Posted on March 15, 2021 by Michael Wall
One salutary feature of administrative law—the core practice of many environmental litigators—is its predominant neutrality. There is nothing partisan about the principles that an agency must draw a “rational connection between the facts found and the choice made” when issuing regulations; must base important decisions on “genuine” not “contrived” rationales; and must not ignore “important aspect[s] of the problem[s]” that they claim to be addressing. These principles are not ideological either, except in their adherence to the values of reasoned governmental decision making and fair judicial review that the Administrative Procedure Act codified.
Among the APA’s most fundamental principles is the requirement that judicial review occurs on the “whole record” of agency decision making. The justification for this requirement is clear: “Judicial review on less than the full administrative record might allow a party to withhold evidence unfavorable to its case.” Judicial review on an agency-curated record would quickly render judicial review meaningless.
But as with much of administrative law, the last four years tested this principle. Throughout the last Administration, the Department of Justice aggressively argued that, because pre-decisional and deliberative documents were privileged, those documents were not part of the administrative record—and thus need not even be identified on a privilege log. This circular theory had the potential to kneecap judicial review, and to make the Department both defense counsel and judge of its clients’ claims of privilege.
While the Supreme Court has not directly ruled on this theory, it is in some tension with the Court’s foundational administrative law jurisprudence. The Department’s argument was also puzzling from a textualist perspective, as Congress expressly required “whole record” judicial review—and last I checked, “whole” still meant “whole.” And an originalist might tie herself in knots trying to explain how Congress could have intended a silent, deliberative-process exception to whole-record judicial review, given that the qualified, judicially invented deliberative process privilege was first conjured into existence well after the APA’s enactment.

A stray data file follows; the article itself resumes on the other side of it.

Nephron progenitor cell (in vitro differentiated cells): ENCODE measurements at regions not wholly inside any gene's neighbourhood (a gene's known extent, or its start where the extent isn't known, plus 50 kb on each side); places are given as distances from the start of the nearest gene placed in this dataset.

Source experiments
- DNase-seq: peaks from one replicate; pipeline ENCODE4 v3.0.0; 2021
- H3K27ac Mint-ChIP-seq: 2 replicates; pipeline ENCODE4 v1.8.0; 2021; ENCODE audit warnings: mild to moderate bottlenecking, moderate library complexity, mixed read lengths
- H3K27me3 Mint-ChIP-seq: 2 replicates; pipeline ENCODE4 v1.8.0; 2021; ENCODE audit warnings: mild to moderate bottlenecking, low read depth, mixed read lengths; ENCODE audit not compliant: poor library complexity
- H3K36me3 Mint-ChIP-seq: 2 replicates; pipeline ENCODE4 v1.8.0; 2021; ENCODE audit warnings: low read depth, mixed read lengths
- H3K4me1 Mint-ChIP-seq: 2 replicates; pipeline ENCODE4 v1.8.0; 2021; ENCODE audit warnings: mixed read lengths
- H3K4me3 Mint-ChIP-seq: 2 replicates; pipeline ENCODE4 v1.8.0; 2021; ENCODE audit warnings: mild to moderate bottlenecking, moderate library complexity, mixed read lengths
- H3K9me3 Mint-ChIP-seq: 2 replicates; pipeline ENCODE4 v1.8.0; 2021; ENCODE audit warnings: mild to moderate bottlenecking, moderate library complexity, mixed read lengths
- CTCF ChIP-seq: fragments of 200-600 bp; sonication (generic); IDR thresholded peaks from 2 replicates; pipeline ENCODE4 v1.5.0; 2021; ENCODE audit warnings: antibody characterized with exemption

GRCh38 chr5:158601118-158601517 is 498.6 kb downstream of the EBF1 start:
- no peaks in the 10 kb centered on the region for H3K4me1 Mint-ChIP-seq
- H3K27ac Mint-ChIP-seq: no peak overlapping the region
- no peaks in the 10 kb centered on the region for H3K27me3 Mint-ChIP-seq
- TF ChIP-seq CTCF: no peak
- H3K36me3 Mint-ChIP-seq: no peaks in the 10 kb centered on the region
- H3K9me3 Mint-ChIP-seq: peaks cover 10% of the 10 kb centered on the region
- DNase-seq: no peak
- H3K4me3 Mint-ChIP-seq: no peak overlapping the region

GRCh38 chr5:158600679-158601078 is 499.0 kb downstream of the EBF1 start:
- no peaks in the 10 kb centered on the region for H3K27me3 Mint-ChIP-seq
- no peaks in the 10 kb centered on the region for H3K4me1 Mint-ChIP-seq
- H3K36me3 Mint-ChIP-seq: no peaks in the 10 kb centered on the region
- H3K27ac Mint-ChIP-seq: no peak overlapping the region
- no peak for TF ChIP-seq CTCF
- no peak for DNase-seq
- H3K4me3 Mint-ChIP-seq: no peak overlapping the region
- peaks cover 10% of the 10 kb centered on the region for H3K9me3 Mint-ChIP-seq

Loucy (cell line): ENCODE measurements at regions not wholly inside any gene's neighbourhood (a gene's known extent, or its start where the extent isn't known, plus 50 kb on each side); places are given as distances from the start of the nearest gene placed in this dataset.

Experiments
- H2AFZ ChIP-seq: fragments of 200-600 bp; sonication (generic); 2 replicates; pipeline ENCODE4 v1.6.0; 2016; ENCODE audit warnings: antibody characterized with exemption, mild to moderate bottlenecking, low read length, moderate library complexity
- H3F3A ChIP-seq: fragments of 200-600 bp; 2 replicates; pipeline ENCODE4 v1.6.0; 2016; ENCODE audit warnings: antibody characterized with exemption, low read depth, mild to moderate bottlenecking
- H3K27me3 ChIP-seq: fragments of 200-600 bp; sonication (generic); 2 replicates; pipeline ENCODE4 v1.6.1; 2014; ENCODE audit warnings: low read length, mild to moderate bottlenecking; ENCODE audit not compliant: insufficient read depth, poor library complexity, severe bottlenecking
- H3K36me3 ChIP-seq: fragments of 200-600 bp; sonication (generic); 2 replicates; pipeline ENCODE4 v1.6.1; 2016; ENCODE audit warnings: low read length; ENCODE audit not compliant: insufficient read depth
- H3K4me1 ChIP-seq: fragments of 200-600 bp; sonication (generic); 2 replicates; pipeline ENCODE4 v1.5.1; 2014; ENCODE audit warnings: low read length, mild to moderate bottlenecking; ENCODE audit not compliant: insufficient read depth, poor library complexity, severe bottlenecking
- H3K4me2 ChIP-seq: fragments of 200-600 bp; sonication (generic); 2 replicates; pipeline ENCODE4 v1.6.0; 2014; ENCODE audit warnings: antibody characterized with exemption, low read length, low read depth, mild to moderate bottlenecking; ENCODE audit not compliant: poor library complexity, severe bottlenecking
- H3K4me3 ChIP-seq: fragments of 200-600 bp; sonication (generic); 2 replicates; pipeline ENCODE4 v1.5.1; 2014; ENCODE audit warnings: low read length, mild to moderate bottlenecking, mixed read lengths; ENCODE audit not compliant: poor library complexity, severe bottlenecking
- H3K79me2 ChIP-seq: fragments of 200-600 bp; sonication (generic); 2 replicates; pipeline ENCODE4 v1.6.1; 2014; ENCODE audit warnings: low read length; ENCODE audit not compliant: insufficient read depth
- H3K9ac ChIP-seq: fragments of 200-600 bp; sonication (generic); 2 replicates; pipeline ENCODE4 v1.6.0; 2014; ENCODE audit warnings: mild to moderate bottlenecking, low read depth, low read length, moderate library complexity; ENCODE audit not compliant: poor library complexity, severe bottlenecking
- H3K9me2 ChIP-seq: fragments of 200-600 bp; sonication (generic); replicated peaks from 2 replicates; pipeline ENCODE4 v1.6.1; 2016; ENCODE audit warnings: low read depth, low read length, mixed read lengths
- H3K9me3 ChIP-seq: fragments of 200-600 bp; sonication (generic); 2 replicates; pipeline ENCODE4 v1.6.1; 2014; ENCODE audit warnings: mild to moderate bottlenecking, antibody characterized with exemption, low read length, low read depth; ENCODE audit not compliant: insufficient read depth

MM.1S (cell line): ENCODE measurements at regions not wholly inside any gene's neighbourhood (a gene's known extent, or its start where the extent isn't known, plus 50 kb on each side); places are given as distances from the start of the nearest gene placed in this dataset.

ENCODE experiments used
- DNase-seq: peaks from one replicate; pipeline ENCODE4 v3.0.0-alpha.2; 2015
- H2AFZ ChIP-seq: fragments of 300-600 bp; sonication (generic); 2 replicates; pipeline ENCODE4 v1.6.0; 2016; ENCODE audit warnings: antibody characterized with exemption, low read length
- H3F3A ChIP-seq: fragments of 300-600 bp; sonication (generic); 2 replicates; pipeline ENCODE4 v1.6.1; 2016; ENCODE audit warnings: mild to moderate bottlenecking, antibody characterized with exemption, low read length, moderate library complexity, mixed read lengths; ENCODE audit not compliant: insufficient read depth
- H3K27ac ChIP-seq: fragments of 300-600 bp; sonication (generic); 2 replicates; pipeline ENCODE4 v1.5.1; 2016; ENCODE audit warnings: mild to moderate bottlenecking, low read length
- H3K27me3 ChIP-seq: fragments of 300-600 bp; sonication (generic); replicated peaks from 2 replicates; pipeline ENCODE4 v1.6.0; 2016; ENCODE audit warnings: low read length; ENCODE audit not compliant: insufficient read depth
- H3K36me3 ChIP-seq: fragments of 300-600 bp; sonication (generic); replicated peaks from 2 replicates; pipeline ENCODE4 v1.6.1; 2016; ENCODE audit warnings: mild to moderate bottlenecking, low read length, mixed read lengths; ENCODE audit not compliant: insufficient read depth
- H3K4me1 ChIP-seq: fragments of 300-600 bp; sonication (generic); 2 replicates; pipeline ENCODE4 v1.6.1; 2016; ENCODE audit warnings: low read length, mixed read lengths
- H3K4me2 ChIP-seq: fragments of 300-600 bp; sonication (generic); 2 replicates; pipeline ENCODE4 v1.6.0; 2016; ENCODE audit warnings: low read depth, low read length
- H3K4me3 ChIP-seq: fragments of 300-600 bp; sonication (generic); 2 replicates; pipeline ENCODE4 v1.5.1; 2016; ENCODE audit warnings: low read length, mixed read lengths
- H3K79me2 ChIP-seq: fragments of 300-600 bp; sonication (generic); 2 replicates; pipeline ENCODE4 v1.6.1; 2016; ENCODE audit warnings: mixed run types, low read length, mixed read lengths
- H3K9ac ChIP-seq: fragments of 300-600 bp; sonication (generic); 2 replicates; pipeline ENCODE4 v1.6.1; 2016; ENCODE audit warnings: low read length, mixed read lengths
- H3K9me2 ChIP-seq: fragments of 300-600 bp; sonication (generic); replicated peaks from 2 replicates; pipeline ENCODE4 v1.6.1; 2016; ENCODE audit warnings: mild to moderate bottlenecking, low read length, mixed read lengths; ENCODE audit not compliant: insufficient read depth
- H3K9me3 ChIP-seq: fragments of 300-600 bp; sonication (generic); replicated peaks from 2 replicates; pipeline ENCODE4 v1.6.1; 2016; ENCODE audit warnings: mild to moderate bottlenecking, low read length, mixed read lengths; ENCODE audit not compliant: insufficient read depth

So it did not surprise me to watch one court after another roundly reject the Department’s approach these past four years. Notably, many of these decisions were handed down in legal challenges to Trump Administration environmental policies, including—illustratively—high-profile challenges to the Trump Administration’s approval of the Keystone XL pipeline, its permitting of seismic surveys in the coastal waters of the mid- and south-Atlantic Ocean, and its roll back of oil drilling safety standards.
But to circle back to my opening point, the principle articulated in these judicial opinions is neutral. I cannot imagine that the Biden Administration will crave judicial scrutiny, but it must surely expect it. And environmental advocates—myself among them—must now live with the principle we have established. So be it. Our constitutional democracy needs transparent government decision making on a record that the public and a court—any court–can independently review and evaluate. That is true whether we agree with the challenged agency decision, or we do not.